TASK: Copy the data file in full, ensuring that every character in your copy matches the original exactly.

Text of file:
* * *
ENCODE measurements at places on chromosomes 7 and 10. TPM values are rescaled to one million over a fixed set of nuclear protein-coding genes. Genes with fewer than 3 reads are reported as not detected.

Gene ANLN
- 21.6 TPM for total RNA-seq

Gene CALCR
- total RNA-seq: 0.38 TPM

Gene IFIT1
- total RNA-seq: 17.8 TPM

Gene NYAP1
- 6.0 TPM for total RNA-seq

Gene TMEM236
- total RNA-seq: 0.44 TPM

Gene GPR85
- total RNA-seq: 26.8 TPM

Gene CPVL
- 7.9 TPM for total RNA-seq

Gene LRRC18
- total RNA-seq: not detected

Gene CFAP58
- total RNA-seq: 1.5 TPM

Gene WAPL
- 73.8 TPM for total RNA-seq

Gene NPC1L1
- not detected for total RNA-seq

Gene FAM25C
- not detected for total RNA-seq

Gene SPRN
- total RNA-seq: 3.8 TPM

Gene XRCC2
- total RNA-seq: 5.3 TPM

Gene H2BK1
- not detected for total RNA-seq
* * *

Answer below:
ENCODE measurements at places on chromosomes 7 and 10. TPM values are rescaled to one million over a fixed set of nuclear protein-coding genes. Genes with fewer than 3 reads are reported as not detected.

Gene ANLN
- 21.6 TPM for total RNA-seq

Gene CALCR
- total RNA-seq: 0.38 TPM

Gene IFIT1
- total RNA-seq: 17.8 TPM

Gene NYAP1
- 6.0 TPM for total RNA-seq

Gene TMEM236
- total RNA-seq: 0.44 TPM

Gene GPR85
- total RNA-seq: 26.8 TPM

Gene CPVL
- 7.9 TPM for total RNA-seq

Gene LRRC18
- total RNA-seq: not detected

Gene CFAP58
- total RNA-seq: 1.5 TPM

Gene WAPL
- 73.8 TPM for total RNA-seq

Gene NPC1L1
- not detected for total RNA-seq

Gene FAM25C
- not detected for total RNA-seq

Gene SPRN
- total RNA-seq: 3.8 TPM

Gene XRCC2
- total RNA-seq: 5.3 TPM

Gene H2BK1
- not detected for total RNA-seq